Two pieces of interesting news from the weekend:
A general in the Spanish army was placed under house arrest after he warned that if proponents of autonomy went too far with the Catalan Statute, the army would be forced to intervene. And a man in his 60s was killed when his car accidentally hit a gitana girl as she crossed the street, injuring her lightly. Her family, upon witnessing the accident, ran into the street and shot the driver eleven times.
There, in one news cycle, two constant themes of Spanish history and myth: the rebellious military, the violent Gypsies. The last time the army threatened revolt was in 1981, when a band of generals shot up the Congress of Deputies in an attempted coup. At the time, it was terribly frightening: Franco had been in the ground for fewer than 6 years and the prospect of a return to dictatorship or civil war seemed very real. But these days, "ridiculous" seems to be the general opinion of Lieutenant General Mena's threats regarding the Statute.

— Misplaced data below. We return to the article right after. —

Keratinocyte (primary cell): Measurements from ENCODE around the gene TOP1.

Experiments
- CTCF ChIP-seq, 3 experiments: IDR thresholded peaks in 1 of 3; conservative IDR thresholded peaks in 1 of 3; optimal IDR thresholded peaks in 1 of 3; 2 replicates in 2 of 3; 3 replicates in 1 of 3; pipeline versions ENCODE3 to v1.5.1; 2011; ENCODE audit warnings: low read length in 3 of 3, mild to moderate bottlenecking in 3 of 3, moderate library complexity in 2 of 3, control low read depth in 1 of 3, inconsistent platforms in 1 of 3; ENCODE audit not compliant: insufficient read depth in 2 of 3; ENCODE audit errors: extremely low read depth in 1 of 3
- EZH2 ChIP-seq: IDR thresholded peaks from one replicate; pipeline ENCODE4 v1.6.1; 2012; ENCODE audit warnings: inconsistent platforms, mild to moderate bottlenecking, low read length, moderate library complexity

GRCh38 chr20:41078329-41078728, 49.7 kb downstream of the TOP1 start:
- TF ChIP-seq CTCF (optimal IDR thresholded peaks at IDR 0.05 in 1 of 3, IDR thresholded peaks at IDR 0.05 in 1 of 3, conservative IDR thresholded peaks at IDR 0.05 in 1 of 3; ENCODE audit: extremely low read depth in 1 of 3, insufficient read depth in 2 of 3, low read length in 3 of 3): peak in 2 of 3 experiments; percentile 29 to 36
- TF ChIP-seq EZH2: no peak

Not so the public outcry regarding the murder of Gaspar García in Sevilla. The Union Romani and other Gypsy organizations have been inundated with slur-filled emails and threatening phone calls. Some perceptions, it seems, are more resilient, like weeds.